Kibok Baik is a professor of management at the College of Business and Economics, and Head of Strategic Leadership Center, Kookmin University, Seoul, Korea. He earned his Ph.D. in organizational behavior from the University of Houston. His research interests focus on leadership, cross-cultural issues, and human resource development in multinational corporations. He currently advises dozens of firms in Korea.John W. Boudreau, Ph.D., Professor of human resource studies at Cornell University is recognized worldwide for breakthrough research on the bridge between superior human capital, talent and sustainable competitive advantage. His research has received the Academy of Management’s Organizational Behavior New Concept and Human Resource Scholarly Contribution awards. He consults and conducts executive development with companies worldwide and has published more than 40 books and articles, including the best-selling Human Resource Management (Irwin, 1997), now in its eighth edition in multiple languages worldwide. In addition to HR metrics, Dr. Boudreau’s large-scale research studies and highly focused qualitative research have addressed decision-based HR, executive mobility, HR information systems and organizational staffing and development. Winner of the General Mills Award for teaching innovations, Dr. Boudreau also founded the Central Europe Human Resource Education Initiative, and directed the Center for Advanced Human Resource Studies (CAHRS).Janet L. Bryant is a doctoral student in the Ph.D. program in industrial and organizational psychology at Old Dominion University. Her research interests include leadership, virtual work and cross-cultural issues. She completed her undergraduate degree at the University of Tennessee-Knoxville.Maxine Dalton is an industrial/organizational psychologist who received her education at the University of South Florida. Her research interests include adult learning and executive development. Her current research is on leadership and social identity conflict in organizations. She has published numerous book chapters, articles and a recent book on global leadership.Donald D. Davis received his Ph.D. in psychology from Michigan State University in 1982, where he also served as assistant director of the Center for Evaluation and Assessment. He has been a professor of organizational psychology at Old Dominion University since that time. He served for seven years as director of the Ph.D. Program in Industrial and Organizational Psychology and has served as a member of the board of directors of the Institute for Asian Studies since its creation in 1989. He has been awarded two Fulbrights – Asian Scholar in Residence (with Zhong-ming Wang, Hangzhou University – now Zhejiang University – Hangzhou, China) and Senior Scholar (Wuhan University, Wuhan, China). He has also held a visiting appointment at the University of Virginia. His research interests include virtual organizations, organization change, technological innovation, cross-cultural organization and management practices, and Chinese organizations. He has published one book and a number of papers on these topics.Jennifer J. Deal is a Research Scientist at the Center for Creative Leadership in San Diego, California, concentrating on global leadership and managing the Emerging Leaders project, which focuses on generational issues in the workplace. She has published a number of articles on topics including generational issues in the workplace, working globally, executive selection, and women in management, and a recent book on global leadership. She holds a B.A. from Haverford College, and a Ph.D. in industrial/organizational psychology from The Ohio State University.Daniel Denison is Professor of Management & Organization at the International Institute for Management Development (IMD) in Lausanne, Switzerland and is the Founder of Denison Consulting in Ann Arbor, Michigan, USA. He is former Professor of Organizational Behavior and Human Resource Management at the University of Michigan in Ann Arbor, Michigan. He is the author of Corporate Culture and Organizational Effectiveness (1990) and a number of articles on the link between culture and business performance. His survey assessments of culture, teams, and leaders are widely used by many organizations around the world. His website, www.denisonculture.com has extensive information on his work.Joseph John DiStefano is Professor of Organizational Behavior and International Business at IMD International Institute for Management Development (Lausanne, Switzerland) and Professor Emeritus of the Richard Ivey School of Business, The University of Western Ontario (London, Canada). He was educated at R.P.I., Harvard Business School and Cornell University and has been active as a teacher, researcher and consultant on issues of cross-cultural effectiveness since the early 1970s.Peter J. Dowling (Ph.D., The Flinders University of South Australia) is Pro Vice-Chancellor and Professor of International Management & Strategy in the Division of Business, Law & Information Sciences, University of Canberra. Previous appointments include Foundation Professor of Management at the University of Tasmania, Monash University, the University of Melbourne, and California State University-Chico. He has also held visiting appointments at Cornell University, Michigan State University, the University of Paderborn (Germany) and the University of Bayreuth (Germany). His current research and teaching interests are concerned with International HRM and Strategic Management. His co-authored text International Human Resource Management: Managing People in a Multinational Context, published by South-West, is now in a third edition. He is a former national Vice-President of the Australian Human Resources Institute, past Editor of Asia Pacific Journal of Human Resources (1987–1996), and a Life Fellow of the Australian Human Resources Institute.Chris Ernst is a Research Associate at the Center for Creative Leadership with an international background, and a Ph.D. in Industrial/Organizational Psychology from North Carolina State University. His work centers on advancing the capacity for leadership in a diverse and globally interconnected world.Ping Ping Fu is an assistant professor of management at the Chinese University of Hong Kong. Her research interests are mainly in leadership and cross-cultural areas. She was the coordinator for the Chinese part for the Global Leadership and Organizational Effectiveness (GLOBE), and is now leading the CEO study in China. She has published in Journal of Organizational Behavior, International Journal of Human Resource Management, Journal of International Applied Psychology and Leadership Quarterly.Paulo Goelzer is President of the IGA Institute, an educational foundation providing training to 40 countries in five languages and oversees their international operations. He began his career in the food industry very early, working in a family food business. He has also worked as a senior consultant for Strategy and Food Package Goods Industry Practice for a German/Brazilian consulting company, a researcher and consultant for the Brazilian Wholesaler Association (ABAD), and as a Marketing Director for a grocery wholesale company.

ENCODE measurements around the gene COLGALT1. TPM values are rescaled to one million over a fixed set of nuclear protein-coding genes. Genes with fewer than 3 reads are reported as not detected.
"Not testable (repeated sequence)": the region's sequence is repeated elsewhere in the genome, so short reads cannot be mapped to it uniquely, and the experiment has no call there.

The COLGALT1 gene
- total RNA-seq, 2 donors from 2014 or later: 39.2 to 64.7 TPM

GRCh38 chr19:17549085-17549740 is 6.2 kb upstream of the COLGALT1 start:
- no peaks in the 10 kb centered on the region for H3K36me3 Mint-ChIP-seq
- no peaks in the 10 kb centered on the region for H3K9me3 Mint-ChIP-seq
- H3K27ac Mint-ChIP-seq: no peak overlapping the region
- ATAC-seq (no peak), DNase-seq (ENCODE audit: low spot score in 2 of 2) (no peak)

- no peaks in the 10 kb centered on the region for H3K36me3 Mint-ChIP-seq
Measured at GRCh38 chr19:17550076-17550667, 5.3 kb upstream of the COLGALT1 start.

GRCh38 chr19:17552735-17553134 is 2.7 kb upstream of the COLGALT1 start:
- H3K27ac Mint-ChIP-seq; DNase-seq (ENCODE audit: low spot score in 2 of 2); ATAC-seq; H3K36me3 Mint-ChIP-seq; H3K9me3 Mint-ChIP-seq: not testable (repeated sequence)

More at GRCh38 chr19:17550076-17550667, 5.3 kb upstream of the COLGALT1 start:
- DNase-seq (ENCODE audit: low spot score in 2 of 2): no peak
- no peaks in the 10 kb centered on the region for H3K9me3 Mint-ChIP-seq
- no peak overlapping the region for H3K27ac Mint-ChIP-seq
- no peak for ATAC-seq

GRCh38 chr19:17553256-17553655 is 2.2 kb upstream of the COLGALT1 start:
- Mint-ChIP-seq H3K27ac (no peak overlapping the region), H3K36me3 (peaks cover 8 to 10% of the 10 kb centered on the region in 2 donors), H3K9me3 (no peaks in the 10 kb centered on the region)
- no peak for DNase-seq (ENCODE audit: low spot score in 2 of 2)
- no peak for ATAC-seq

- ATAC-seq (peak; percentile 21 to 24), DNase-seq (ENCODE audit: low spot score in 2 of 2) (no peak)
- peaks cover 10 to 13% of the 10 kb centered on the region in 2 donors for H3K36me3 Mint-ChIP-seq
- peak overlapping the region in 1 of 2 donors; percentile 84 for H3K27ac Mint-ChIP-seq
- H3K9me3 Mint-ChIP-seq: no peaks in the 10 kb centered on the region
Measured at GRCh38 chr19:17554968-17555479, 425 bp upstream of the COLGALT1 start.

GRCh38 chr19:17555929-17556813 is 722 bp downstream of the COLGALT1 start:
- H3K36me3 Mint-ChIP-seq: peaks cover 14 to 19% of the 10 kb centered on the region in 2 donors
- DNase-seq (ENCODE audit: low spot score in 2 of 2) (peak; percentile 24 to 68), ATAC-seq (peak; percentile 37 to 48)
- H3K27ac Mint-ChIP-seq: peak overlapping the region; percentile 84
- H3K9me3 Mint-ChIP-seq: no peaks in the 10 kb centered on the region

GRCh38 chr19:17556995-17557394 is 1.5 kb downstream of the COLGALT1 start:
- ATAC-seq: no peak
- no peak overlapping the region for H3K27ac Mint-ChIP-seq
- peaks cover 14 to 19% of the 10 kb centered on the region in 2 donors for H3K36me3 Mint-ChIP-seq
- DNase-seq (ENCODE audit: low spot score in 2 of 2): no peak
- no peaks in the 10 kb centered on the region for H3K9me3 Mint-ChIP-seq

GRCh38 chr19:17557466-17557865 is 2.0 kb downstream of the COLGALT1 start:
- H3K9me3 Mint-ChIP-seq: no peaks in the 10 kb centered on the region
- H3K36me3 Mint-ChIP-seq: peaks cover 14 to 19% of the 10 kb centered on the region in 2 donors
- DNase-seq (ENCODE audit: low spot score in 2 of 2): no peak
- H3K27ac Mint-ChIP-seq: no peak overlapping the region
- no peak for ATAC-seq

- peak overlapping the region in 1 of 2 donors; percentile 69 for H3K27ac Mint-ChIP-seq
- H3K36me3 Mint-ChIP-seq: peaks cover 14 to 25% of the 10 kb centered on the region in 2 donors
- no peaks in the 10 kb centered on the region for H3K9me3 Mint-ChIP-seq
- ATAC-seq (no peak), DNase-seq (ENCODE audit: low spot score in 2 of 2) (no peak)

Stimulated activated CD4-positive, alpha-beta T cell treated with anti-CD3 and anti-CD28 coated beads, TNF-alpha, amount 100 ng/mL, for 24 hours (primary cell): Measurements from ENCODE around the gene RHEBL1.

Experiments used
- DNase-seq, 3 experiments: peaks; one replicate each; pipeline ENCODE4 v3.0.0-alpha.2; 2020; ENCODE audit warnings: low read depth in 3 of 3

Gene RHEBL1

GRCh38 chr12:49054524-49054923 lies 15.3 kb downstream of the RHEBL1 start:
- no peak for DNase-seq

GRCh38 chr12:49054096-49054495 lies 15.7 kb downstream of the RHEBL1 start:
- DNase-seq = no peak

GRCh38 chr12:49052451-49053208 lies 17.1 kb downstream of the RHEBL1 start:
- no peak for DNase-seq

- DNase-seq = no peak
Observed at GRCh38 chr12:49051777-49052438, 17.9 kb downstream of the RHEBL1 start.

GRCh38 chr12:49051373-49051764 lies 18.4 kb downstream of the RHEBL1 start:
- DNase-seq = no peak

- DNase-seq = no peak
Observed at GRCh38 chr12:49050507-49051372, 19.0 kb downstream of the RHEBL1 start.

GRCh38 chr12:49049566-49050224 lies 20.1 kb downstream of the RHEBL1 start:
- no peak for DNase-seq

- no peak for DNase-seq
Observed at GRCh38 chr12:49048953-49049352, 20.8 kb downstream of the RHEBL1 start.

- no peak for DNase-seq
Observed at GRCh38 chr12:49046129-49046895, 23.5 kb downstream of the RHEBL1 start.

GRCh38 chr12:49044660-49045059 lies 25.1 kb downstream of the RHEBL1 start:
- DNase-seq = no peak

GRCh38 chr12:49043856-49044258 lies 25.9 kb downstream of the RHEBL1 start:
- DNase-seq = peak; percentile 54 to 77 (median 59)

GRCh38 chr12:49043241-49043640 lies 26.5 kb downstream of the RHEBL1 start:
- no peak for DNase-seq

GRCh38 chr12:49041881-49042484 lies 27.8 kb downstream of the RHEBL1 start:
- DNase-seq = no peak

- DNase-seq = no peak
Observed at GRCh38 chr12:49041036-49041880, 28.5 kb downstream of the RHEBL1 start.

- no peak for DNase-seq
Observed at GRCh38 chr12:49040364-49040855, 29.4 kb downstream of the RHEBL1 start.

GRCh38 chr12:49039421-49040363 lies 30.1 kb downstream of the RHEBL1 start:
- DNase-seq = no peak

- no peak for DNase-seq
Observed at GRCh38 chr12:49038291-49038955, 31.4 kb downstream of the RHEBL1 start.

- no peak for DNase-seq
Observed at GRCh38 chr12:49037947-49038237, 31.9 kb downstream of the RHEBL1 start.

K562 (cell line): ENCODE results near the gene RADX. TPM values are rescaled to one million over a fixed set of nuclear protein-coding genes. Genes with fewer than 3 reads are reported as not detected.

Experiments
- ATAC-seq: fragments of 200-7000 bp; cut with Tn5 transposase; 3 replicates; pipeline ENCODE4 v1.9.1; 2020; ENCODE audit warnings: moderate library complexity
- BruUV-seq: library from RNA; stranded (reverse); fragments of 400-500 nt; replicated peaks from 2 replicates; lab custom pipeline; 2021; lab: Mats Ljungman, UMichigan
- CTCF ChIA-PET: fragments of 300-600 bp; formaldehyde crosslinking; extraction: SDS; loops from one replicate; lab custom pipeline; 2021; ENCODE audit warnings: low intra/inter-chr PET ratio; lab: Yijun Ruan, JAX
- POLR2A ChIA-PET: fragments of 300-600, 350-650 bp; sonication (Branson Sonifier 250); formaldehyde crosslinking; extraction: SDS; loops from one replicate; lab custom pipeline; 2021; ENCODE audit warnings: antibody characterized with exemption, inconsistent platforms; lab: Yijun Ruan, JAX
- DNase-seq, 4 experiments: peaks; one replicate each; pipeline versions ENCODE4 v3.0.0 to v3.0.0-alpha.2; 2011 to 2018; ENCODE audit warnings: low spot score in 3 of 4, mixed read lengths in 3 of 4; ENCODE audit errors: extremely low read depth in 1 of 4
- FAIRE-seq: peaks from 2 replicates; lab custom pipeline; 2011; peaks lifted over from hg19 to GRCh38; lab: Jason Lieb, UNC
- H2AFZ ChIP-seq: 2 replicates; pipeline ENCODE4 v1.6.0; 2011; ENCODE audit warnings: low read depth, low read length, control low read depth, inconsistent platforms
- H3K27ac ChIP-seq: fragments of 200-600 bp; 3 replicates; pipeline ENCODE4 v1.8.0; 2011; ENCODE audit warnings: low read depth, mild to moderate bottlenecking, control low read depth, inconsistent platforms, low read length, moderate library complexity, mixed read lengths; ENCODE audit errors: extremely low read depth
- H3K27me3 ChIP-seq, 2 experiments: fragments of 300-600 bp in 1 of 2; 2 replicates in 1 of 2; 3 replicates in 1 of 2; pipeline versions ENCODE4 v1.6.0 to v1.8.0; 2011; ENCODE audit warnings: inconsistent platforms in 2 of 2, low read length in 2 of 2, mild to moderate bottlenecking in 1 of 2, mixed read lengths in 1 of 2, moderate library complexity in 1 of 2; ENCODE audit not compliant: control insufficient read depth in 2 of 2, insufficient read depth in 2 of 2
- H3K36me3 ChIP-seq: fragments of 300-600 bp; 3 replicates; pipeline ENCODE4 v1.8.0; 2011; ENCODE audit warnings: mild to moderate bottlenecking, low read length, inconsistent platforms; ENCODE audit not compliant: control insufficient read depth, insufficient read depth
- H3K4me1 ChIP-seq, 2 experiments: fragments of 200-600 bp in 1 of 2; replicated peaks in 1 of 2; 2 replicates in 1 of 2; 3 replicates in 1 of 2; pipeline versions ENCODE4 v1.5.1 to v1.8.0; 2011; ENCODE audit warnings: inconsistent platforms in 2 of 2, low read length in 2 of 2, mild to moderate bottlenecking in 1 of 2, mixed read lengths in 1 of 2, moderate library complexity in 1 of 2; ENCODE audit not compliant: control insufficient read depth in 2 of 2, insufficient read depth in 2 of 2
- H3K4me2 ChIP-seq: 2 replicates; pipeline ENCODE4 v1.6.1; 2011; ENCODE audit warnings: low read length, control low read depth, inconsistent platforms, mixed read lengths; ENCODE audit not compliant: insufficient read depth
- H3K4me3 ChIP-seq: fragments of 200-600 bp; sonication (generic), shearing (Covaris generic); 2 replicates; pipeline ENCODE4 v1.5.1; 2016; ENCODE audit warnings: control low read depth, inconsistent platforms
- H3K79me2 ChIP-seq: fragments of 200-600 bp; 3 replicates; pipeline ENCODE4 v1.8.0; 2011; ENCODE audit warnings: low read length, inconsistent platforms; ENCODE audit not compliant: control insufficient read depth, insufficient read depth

In this contribution, we systematically review the extant global leadership literature to identify important bibliometric and thematic patterns in evidence in this…